CORRECTaMUNDO! I'm bloody gigantic and so are my hands. In fact googling slashdot alone will probably turn up several hits with me bitching about Microsoft dropping the full-size controller for the S on the Xbox.

            And the version of Tetris that I typically play on the SP is the original. The kind where the cart sticks way out.

            But he was right about one thing; Tetris Worlds does suck.

            • Heh, that's intersting, as I love the S-type controllers. I could never hit just the black or white button on the old ones, and usually managed to mash both buttons at once. I actually found the older ones to be a bit uncomfortable after a long period of time (Unlike the SP and DC which was almost immediate).
    • by sqlrob (173498)
      I rarely play my DS / PSP any place other than home.
    • I play my DS at home all the time. There are many games for it that don't have comparable games on any of the consoles. The brain games or even the Castlevanias come to mind as games that have no counter parts on any of the consoles.
    • by AvitarX (172628)
      I purchased Age of Empires DS with my video game allowance for the month specifically to play at home (while the TV is on to a show my wife likes but I hate or when my brain is too fried to read before I go to sleep). I buy 1 game/month and try to keep it under $30.00, that leans me towards the DS a lot too.

      The DS is about 60% of my game spending, and the other 30% is probably split console/computer.
    • by harrkev (623093) <kfmsd.harrelsonfamily@org> on Wednesday March 21, 2007 @04:58PM (#18434507) Homepage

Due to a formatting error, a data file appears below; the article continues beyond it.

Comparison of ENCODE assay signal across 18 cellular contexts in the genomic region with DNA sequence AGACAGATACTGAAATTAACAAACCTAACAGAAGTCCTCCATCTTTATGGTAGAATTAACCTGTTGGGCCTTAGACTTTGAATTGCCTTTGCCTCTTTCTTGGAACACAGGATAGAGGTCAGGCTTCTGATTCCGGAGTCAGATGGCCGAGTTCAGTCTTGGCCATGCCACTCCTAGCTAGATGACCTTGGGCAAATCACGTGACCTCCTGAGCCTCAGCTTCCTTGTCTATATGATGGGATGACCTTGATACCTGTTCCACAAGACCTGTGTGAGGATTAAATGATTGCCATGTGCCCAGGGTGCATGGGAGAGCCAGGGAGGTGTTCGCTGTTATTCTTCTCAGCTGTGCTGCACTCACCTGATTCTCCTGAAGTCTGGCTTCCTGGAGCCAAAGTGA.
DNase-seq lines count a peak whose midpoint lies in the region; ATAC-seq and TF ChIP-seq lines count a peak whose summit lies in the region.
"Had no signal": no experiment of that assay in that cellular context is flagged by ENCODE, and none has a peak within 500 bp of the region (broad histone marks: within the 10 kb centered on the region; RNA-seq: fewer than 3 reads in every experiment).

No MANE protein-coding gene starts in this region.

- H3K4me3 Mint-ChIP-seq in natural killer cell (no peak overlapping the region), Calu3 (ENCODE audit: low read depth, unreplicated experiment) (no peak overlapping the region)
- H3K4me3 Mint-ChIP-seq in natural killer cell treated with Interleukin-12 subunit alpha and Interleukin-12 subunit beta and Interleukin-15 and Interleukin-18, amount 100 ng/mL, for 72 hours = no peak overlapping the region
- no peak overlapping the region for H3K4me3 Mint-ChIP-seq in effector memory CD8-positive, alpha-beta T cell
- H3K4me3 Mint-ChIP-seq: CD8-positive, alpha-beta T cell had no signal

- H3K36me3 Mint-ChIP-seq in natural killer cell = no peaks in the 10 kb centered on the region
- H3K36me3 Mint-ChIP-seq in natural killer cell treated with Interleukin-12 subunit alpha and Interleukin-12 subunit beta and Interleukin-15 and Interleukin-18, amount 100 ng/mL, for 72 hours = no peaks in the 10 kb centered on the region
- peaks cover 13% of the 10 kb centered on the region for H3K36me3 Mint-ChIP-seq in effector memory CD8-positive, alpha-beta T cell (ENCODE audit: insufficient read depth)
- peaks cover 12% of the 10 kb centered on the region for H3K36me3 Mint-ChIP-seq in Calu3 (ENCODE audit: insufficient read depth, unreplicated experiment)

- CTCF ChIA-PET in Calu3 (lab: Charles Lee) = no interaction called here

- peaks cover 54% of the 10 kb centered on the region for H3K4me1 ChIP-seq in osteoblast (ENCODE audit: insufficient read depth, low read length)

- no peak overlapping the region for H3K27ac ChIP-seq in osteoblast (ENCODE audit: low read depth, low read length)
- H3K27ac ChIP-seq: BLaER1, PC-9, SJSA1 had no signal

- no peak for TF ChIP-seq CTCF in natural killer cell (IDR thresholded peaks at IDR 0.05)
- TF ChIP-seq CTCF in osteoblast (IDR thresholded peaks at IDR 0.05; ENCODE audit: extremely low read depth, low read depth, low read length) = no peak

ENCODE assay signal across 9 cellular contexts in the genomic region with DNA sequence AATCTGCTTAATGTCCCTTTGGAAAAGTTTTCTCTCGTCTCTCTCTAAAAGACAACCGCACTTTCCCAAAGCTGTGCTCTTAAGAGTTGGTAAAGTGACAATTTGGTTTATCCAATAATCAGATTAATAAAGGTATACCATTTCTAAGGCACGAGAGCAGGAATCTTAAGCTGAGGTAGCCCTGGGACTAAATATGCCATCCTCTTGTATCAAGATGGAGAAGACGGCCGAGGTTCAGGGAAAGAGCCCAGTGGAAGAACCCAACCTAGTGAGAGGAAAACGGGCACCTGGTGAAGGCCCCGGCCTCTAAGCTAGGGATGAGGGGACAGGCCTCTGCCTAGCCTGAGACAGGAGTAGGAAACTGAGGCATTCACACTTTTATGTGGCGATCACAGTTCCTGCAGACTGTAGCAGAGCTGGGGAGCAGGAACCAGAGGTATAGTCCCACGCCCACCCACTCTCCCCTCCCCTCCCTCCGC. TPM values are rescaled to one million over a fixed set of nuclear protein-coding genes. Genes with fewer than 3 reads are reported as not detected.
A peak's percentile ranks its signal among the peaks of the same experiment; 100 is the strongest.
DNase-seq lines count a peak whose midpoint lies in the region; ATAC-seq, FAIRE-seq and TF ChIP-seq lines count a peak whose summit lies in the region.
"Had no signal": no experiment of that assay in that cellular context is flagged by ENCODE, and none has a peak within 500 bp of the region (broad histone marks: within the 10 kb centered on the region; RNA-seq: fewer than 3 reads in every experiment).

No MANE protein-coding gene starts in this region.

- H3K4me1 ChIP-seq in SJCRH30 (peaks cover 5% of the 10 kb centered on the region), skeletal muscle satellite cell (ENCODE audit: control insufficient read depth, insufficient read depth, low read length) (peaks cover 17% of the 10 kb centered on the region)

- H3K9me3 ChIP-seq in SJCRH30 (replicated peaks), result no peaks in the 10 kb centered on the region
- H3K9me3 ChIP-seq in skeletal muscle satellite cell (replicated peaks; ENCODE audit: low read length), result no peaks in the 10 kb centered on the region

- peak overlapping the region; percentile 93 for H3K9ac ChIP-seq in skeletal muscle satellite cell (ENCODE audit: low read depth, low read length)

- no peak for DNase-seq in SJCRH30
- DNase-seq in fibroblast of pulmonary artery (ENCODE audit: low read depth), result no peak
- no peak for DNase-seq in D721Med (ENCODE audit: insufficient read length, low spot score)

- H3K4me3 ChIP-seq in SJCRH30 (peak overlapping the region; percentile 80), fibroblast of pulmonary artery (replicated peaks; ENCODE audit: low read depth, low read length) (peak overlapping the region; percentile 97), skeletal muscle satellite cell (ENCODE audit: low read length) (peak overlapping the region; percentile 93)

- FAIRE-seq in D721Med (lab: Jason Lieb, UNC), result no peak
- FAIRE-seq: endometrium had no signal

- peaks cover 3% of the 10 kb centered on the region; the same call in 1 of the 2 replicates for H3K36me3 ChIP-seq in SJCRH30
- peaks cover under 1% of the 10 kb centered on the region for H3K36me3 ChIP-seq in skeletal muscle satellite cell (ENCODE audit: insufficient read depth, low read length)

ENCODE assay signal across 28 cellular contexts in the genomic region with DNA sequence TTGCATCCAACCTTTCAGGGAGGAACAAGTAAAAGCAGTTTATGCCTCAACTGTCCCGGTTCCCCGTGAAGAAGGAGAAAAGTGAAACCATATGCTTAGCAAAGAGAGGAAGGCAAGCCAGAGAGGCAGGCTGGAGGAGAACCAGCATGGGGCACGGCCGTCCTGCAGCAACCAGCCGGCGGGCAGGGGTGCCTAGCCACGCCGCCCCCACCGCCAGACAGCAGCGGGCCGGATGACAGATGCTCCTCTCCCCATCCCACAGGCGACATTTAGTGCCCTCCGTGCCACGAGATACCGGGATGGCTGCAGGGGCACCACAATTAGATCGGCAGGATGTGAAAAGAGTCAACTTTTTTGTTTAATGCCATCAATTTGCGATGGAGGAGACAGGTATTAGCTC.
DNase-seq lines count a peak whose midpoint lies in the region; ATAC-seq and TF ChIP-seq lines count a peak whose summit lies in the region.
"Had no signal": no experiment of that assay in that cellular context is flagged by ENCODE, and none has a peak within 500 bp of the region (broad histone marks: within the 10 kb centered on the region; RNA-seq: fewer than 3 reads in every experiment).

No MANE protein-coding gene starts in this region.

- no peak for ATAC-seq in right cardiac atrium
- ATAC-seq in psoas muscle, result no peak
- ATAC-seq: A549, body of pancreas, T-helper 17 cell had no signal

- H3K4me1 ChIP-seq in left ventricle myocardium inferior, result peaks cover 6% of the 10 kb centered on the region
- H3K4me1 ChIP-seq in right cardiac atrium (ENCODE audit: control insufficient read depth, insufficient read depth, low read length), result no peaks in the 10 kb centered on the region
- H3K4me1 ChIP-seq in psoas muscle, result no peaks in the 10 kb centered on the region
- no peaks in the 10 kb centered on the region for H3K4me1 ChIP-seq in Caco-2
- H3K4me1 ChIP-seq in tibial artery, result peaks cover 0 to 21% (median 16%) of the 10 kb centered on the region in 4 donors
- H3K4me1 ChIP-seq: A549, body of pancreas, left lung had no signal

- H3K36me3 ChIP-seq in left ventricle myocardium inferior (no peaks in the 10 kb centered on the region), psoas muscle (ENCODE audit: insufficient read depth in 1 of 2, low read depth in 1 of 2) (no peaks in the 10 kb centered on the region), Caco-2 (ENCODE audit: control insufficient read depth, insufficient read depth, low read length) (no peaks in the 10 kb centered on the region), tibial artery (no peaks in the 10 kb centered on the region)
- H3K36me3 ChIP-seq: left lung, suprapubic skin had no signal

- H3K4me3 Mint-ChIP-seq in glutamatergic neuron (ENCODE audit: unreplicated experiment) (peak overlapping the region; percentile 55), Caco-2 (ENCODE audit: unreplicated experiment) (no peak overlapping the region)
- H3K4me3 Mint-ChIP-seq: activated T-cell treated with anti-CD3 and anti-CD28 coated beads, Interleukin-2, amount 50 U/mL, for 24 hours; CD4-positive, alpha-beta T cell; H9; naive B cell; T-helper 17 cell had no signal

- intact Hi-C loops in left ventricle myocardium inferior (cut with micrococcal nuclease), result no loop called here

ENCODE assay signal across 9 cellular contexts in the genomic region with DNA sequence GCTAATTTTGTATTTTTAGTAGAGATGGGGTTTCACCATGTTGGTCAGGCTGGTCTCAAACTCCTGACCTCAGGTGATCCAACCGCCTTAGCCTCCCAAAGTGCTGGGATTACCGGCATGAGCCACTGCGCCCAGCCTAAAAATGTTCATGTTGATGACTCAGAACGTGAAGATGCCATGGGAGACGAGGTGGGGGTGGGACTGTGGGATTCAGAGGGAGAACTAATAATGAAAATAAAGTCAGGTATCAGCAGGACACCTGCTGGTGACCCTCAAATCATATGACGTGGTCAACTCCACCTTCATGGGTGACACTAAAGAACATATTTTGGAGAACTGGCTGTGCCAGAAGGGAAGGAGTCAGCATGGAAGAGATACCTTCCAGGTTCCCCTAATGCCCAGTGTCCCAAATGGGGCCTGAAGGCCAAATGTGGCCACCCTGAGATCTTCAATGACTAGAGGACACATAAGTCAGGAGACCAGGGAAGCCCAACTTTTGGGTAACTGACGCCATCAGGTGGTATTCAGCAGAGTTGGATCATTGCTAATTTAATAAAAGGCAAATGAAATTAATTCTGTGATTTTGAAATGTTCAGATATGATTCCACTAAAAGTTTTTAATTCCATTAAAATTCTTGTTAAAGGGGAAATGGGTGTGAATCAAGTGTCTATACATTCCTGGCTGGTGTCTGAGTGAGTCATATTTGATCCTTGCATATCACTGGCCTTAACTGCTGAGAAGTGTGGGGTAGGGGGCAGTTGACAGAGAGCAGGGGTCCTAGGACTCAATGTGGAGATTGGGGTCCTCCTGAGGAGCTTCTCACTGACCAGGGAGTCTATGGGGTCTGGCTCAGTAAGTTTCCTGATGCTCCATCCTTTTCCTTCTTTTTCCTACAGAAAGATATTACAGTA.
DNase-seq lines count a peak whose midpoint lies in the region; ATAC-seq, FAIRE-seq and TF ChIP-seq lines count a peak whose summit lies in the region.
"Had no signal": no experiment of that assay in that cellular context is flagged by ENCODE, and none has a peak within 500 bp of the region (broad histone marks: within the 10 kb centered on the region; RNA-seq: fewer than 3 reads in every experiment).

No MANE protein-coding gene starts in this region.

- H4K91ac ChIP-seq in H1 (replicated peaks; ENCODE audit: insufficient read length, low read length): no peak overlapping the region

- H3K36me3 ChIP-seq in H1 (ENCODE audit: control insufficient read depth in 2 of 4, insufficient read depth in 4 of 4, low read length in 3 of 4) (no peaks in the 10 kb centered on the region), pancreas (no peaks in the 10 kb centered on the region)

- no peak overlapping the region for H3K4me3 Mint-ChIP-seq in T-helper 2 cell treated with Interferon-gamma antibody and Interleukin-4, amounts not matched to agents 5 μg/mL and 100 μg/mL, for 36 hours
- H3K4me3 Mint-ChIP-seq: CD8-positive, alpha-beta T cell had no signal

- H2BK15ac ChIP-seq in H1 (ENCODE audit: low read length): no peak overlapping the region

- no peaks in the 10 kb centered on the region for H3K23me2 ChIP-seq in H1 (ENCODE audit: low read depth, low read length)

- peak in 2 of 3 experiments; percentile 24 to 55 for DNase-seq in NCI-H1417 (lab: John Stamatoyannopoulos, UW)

I play my DS at home. In fact, 90% of all of my play is at home. It works great! Here are the plusses of this platform:

      When my wife is watching a movie, I can still sit next to her on the sofa and still play. No retreating to the other room.

      Because the DS "pauses" when the screen is closed, I can open it up for 5-10 minutes of an RPG. This is one of the biggest selling points. With a console, you have to play until you get to a "save point," or risk looking your progress, or you could just pause and leave it on for a few days until you have enough time to get back to it. With a busy day, sometimes it is not even worth it to fire up the console.

      The DS is also by far the cheapest of the "current" gaming hardware. $130 for a DS. $200 for a PSP. Consoles are $250 on up.

      DS is the best seller for much the same reason that Toyotas sell better than BMW.
      • by powerlord (28156)

        When my wife is watching a movie, I can still sit next to her on the sofa and still play. No retreating to the other room.


        You're lucky, my wife would KILL me if I was playing a video game while we were supposed to be sitting next to each other and watching TV. :)
        • Re: (Score:3, Funny)

          by geminidomino (614729) *